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"Trying to break 5150: Star Navy" Topic

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1,143 hits since 20 Jul 2012
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DesertScrb20 Jul 2012 5:11 p.m. PST

I have another playtest report for 5150: Star Navy. This time, it's several dozen missile frigates against a superdreadnought in an attempt to see how far the rules will stretch:


Writeup and more pics at Super Galactic Dreadnought: link

jpattern220 Jul 2012 5:26 p.m. PST

Very cool "break the rules" playtest.

It's interesting, seeing how that many small ships fare against one unescorted big 'un.

Tim White Inactive Member20 Jul 2012 6:35 p.m. PST

Thanks DesertScrb – that was a great little playtest article.

Just a question – I know pretty much every current game from THW does not use point values, but does have a system where you get roughly equivalent forces (with some randomness).
You've pitted 38 small ships vs. one huge ship here. How did you pick that number – or more importantly, how will fleet composition be handled in Star Navy?

DesertScrb20 Jul 2012 7:19 p.m. PST

Thanks, jpatt; and you're welcome, Tim.

You've pitted 38 small ships vs. one huge ship here. How did you pick that number

I picked that number by bringing over just about every stellar destroyer, starbomber, and armored pursuit ship in my collection and putting them on Ed's table to see how they'd do. grin

or more importantly, how will fleet composition be handled in Star Navy?

Still working on that, but probably via fleet lists and/or random tables. However, Ed also wants to include a points system (which we're still developing--the playtest caused us to increase the points value of those Class 3s).

David Gray Inactive Member21 Jul 2012 7:24 a.m. PST

A few THW products include point mechanisms. Rally Round the King does.

Rubber Suit Theatre Inactive Member21 Jul 2012 11:36 a.m. PST

Just an observation, but the large number of retreating figures seems "off" for naval conflict. Air and naval assets are a lot less prone to haring off on their own than ground units, possibly due to better command and control. Damaged vessels have an excuse to break off the attack, but most navies would not tolerate skippers that refuse an attack order in an undamaged vessel. Such an officer would be drummed out of the service with varying levels of lethality. Refusing to attack without orders (say, after the loss of the flagship) is a different situation. There's still command friction at sea (deep blue or deep black), but it expresses itself in other ways than simply running away.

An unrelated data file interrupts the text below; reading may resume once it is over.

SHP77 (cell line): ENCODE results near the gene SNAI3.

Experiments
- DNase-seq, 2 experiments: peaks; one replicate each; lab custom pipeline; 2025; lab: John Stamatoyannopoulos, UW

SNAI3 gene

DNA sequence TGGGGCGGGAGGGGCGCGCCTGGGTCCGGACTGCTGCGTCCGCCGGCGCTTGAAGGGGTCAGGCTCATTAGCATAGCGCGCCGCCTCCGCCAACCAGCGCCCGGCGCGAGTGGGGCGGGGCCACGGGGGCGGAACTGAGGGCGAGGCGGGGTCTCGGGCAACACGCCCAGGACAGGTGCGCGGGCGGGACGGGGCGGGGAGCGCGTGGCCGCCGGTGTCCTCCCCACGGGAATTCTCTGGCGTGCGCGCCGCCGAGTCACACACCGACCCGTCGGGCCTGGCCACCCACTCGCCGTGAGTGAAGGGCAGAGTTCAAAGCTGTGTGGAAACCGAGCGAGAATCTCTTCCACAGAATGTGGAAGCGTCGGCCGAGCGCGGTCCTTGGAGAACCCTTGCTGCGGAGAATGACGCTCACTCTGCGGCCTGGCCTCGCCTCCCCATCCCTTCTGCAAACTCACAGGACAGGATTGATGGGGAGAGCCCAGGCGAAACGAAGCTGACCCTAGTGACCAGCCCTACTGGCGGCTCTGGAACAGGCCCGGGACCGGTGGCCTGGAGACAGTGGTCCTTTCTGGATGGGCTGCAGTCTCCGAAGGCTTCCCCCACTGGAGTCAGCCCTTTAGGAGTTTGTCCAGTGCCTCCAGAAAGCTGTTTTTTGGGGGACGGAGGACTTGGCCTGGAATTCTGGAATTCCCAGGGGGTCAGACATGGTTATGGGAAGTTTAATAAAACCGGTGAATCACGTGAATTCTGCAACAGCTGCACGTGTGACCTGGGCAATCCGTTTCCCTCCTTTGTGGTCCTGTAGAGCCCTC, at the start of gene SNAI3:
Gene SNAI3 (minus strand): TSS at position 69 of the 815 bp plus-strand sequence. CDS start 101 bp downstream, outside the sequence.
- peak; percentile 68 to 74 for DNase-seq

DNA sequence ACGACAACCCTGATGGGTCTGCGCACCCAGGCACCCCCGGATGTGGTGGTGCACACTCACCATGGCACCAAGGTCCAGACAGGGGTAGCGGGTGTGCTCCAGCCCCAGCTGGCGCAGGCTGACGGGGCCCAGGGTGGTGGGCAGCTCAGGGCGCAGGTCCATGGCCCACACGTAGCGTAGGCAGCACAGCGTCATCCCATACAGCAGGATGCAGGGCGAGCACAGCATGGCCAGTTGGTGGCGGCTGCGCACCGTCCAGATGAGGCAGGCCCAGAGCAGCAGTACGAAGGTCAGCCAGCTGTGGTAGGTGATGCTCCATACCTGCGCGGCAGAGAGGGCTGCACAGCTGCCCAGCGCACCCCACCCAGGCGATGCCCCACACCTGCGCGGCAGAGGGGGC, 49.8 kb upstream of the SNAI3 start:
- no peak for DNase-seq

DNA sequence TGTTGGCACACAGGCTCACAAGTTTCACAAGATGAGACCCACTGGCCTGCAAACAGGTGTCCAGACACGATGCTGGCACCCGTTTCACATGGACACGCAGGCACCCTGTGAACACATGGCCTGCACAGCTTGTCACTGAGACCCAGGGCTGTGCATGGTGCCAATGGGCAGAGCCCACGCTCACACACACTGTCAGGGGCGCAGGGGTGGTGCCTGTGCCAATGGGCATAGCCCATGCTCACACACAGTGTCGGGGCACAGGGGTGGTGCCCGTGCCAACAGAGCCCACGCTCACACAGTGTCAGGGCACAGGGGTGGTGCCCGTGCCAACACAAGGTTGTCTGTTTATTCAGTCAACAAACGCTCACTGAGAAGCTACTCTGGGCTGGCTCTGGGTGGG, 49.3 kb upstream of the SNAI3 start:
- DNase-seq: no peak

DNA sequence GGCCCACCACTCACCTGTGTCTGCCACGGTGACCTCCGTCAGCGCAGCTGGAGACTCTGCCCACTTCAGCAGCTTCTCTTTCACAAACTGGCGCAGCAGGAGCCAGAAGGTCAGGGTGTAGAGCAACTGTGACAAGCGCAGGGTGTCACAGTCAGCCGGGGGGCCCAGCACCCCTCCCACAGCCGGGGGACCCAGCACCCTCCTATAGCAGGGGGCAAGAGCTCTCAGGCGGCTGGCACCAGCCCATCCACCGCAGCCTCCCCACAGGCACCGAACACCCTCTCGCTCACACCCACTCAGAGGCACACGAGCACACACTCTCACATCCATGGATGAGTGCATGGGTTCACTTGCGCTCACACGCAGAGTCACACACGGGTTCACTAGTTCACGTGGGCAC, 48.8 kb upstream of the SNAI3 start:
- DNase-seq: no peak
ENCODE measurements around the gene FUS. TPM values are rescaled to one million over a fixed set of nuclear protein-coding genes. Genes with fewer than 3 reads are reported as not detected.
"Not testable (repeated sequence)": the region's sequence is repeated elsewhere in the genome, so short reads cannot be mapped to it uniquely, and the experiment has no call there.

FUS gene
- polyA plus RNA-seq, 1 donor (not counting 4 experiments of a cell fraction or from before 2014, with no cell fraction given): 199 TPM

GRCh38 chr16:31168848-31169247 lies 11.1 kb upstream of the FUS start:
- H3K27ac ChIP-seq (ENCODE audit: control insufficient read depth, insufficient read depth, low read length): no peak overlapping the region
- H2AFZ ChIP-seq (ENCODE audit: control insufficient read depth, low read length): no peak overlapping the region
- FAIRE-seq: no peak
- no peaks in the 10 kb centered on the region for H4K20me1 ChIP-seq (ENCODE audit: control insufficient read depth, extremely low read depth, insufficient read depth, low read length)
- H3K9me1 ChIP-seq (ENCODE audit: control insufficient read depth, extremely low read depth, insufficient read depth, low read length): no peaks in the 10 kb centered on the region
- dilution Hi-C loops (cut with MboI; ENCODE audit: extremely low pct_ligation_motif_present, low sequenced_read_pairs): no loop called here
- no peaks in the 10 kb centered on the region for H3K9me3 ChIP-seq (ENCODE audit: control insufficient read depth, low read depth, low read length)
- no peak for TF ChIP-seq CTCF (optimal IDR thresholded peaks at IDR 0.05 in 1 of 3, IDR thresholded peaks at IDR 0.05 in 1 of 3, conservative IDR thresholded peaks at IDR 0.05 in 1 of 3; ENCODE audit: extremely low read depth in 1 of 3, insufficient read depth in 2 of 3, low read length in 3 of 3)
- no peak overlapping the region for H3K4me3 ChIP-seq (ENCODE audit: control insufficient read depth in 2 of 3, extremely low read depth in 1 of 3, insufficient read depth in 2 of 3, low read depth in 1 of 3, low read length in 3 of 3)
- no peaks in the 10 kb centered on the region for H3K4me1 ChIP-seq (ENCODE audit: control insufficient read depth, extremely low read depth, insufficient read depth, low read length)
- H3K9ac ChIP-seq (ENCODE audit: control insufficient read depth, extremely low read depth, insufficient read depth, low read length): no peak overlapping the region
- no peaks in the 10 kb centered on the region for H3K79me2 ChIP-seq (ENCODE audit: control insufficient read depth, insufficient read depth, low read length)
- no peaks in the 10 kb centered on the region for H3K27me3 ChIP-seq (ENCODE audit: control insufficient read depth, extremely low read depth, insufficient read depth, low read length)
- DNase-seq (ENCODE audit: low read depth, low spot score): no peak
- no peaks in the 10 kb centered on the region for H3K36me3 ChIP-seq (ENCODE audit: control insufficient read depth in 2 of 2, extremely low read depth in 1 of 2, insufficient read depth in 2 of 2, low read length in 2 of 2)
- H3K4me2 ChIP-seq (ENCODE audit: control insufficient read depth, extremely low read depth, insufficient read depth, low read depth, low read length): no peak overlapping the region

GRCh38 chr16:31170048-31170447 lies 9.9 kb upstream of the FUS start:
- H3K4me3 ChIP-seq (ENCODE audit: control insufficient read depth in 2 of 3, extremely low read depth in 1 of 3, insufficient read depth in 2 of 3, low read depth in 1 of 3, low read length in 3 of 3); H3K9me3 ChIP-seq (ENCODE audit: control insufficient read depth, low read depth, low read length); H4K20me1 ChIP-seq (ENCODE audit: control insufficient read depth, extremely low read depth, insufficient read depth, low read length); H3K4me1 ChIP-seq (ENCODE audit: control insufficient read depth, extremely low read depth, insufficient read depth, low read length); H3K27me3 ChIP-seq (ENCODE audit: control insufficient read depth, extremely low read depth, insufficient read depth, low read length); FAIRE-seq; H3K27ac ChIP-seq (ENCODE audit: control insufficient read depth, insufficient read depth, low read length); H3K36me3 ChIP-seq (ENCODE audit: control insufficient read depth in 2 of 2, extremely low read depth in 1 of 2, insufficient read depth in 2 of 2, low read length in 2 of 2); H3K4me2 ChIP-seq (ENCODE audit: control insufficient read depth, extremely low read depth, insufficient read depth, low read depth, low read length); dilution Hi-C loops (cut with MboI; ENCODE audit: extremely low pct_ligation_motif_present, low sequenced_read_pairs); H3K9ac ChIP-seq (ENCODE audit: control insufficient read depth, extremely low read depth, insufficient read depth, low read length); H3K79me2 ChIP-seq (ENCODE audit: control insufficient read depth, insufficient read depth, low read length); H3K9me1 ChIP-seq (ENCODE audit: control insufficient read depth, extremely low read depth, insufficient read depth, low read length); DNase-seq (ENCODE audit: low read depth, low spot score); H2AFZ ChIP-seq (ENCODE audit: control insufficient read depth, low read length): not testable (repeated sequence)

DesertScrb21 Jul 2012 11:59 a.m. PST

That's a valid observation, RST, and it's something we've considered. Right now the rules have ships leaving the battle if they don't pass certain damage tests, and also if they fail a test after a nearby ship gets destroyed.

I look at this as the individual ship commander deciding to retire after concluding that the enemy's fire is too great. This doesn't happen very often with the better quality crews, but a ships Reputation can decrease as it takes damage, meaning it's less likely to pass those damage tests.

Therefore, you might see a ship get destroyed, and an intact ship next to it will pass the Friend Destroyed test, while an already-damaged ship on the other side (with lower Rep) might fail the test and flee. Or it could be vice versa, depending on how the dice roll.

RTJEBADIA21 Jul 2012 12:55 p.m. PST

Also at the level this game is played, ships running off may well be following orders… of lower admirals than the player.

DesertScrb22 Jul 2012 8:05 p.m. PST

Another way to look at "undamaged" ships fleeing the battle is that at this level, the game doesn't keep track of every laser shot and hull panel. So it could be that one ship blows up, and it damages its neighbor--not enough to affect anything noticeable at the admiral's level, but substantial enough to cause the captain of the neighboring vessel to order his ship out of there.

Mako11 Inactive Member22 Jul 2012 11:59 p.m. PST

Use twice as many missile boats…..

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